The response to this committee was very positive to our requests, and, as a result, the National Institute of Neurological Diseases and Strokes is in a position to fund several new programs, in particular research centers directing efforts toward the study and treatment of brain injury. Similarly, funds have been directed toward the study of stroke problems. The neurosurgery community thanks you very much for your support of research in these two important fields during the first year of the "Decade of the Brain".

The "Decade of the Brain" to us means just that. This is a longterm plan of developing research facilities and resources. It is not all going to be accomplished in one year or the next year. As the economy waxes and wanes, these considerations have to take place in your decisions, and we understand that.

Now we are approaching the second year of the "Decade of the Brain", and the neurosurgical community has identified three specific areas for research during the coming year. First, we propose that you provide funding for four new brain tumor centers. The financial need for each center is $1,200,000 each with an additional $250,000 each for training component. This amounts to a total annual budget of $1,450,000 per year per center for a 5-year cycle.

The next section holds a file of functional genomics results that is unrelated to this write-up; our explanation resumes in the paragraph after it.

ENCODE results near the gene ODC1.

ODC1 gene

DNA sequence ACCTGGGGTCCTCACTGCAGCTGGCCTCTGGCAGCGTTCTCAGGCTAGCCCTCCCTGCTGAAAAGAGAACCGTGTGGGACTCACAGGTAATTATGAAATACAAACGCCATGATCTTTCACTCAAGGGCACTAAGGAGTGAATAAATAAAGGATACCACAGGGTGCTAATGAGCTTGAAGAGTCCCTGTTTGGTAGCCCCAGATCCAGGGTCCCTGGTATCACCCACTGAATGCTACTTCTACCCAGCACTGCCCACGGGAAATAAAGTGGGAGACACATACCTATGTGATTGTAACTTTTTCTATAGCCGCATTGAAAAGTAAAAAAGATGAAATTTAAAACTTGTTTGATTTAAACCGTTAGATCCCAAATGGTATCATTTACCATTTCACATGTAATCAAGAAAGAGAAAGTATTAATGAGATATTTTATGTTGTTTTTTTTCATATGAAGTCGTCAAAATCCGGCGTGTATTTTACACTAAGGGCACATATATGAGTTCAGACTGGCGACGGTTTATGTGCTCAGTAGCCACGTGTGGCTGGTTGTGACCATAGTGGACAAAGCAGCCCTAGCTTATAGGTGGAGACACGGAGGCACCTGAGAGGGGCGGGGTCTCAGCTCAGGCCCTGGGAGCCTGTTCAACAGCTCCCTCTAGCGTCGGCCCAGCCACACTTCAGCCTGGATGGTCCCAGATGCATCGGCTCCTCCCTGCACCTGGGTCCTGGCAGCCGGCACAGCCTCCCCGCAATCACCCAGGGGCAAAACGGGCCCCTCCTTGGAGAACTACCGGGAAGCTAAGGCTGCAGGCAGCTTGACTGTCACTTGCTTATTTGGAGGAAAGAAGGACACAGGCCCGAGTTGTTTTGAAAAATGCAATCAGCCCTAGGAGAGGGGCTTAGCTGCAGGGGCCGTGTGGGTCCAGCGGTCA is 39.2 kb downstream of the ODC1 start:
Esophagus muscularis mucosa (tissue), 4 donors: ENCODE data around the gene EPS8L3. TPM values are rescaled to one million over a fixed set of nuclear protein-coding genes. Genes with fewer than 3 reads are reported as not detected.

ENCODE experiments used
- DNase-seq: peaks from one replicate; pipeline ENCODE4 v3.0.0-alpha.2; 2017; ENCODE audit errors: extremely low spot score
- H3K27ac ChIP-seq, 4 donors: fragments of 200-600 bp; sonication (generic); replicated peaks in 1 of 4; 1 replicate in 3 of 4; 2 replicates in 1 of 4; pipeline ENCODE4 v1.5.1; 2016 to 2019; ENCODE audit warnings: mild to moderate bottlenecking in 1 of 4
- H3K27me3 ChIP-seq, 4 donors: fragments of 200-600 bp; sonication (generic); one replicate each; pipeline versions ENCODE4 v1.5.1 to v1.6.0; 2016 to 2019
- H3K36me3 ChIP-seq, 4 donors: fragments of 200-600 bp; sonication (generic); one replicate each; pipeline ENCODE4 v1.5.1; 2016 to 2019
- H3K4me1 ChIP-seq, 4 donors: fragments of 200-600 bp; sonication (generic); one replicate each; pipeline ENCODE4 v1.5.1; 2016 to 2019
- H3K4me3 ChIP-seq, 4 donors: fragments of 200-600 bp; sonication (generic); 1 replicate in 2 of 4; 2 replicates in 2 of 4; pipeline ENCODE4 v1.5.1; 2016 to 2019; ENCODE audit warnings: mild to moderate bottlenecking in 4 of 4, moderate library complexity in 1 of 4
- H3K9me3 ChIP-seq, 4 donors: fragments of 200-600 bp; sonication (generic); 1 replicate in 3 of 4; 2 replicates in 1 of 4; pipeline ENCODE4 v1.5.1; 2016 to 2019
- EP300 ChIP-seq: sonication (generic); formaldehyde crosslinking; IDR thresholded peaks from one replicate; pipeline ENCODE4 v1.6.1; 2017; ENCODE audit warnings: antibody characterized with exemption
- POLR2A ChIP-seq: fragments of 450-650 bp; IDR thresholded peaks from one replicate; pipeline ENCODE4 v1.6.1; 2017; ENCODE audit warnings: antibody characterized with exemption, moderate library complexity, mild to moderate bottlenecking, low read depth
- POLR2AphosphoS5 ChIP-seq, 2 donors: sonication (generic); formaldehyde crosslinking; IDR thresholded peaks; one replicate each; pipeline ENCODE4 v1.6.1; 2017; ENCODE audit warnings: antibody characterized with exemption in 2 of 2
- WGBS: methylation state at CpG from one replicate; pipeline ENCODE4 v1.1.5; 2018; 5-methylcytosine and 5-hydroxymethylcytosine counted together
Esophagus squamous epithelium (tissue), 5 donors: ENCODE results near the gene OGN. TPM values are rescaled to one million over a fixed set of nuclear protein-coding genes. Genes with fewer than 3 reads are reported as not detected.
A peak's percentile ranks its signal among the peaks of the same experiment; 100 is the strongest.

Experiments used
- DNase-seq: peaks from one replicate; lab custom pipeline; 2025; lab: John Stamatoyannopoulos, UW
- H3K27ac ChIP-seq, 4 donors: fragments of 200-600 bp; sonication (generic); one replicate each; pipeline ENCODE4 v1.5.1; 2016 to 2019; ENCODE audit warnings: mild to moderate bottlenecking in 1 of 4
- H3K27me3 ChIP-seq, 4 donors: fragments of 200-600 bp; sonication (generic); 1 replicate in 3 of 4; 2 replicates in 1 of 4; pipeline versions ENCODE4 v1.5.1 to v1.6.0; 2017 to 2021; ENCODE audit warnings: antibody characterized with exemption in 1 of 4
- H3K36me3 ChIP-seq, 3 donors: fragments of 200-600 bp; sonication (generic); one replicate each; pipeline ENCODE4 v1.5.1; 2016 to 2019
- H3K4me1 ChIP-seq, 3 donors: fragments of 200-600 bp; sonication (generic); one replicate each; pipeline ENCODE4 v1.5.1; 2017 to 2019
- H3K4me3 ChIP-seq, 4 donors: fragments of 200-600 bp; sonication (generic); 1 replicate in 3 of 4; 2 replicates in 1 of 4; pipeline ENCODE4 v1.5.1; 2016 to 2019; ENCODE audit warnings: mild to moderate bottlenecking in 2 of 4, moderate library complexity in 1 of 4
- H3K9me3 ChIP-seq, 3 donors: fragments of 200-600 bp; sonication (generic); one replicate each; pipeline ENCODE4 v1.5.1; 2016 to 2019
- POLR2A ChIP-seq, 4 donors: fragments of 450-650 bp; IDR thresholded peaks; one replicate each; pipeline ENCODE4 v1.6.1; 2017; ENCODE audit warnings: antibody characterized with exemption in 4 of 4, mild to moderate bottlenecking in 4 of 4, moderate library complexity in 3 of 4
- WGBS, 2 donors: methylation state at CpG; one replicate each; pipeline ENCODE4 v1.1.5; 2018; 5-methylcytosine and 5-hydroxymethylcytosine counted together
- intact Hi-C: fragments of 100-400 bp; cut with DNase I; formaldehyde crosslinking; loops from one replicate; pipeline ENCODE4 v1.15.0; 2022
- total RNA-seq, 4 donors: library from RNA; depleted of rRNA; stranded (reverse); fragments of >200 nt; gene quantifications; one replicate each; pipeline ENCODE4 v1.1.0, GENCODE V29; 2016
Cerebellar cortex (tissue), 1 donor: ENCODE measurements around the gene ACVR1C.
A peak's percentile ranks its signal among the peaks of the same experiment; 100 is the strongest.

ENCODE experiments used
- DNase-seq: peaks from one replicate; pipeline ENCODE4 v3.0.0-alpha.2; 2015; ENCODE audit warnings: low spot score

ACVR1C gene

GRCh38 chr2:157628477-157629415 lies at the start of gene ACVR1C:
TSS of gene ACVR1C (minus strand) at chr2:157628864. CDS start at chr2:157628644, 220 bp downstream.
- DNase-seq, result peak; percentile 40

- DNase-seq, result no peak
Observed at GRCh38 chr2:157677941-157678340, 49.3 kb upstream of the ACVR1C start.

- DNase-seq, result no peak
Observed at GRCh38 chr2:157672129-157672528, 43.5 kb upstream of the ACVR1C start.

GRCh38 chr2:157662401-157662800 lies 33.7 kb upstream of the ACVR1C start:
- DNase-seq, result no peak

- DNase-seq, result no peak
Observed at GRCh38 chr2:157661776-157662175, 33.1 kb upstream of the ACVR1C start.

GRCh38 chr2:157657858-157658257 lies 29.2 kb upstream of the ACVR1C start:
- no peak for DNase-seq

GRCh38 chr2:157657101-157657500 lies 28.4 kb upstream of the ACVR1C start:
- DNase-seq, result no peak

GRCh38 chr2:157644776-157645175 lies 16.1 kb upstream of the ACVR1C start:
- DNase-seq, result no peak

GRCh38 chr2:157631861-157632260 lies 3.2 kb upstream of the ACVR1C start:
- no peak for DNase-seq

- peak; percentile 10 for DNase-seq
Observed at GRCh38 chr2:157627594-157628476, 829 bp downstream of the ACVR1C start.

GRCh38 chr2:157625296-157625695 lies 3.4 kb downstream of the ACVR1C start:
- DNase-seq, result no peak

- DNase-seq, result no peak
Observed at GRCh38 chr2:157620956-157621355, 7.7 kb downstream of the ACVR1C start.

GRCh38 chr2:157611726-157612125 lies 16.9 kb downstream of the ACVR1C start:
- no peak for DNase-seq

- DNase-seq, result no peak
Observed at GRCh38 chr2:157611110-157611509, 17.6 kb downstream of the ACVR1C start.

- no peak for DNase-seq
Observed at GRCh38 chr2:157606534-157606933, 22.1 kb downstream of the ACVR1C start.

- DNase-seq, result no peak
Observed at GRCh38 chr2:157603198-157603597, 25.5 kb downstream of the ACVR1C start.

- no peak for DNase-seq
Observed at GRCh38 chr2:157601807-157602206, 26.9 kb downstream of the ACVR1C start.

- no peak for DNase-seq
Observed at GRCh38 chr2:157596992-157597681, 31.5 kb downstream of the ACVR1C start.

Second, we propose that you fund four tumor research feasibility grants at $250,000 per year per award for 3 years. These funds. help develop research facilities which eventually lead to the development of facilities that may merit designation as a research cen

ter.

Our third proposal for funding of 1992 is to extend the ongoing research in the surgical treatment of epilepsy. We propose $500,000 per year to be directed to this effort in addition to the support which already exists.

I would like to elaborate a bit on the subject of brain tumors. The statistics seem to be a very large part of testimony in this session. We have a few that are poignant.

Of tumors that occur within the head affecting the brain 85 percent are malignant; 2 to 3 percent of all deaths are due to brain tumors.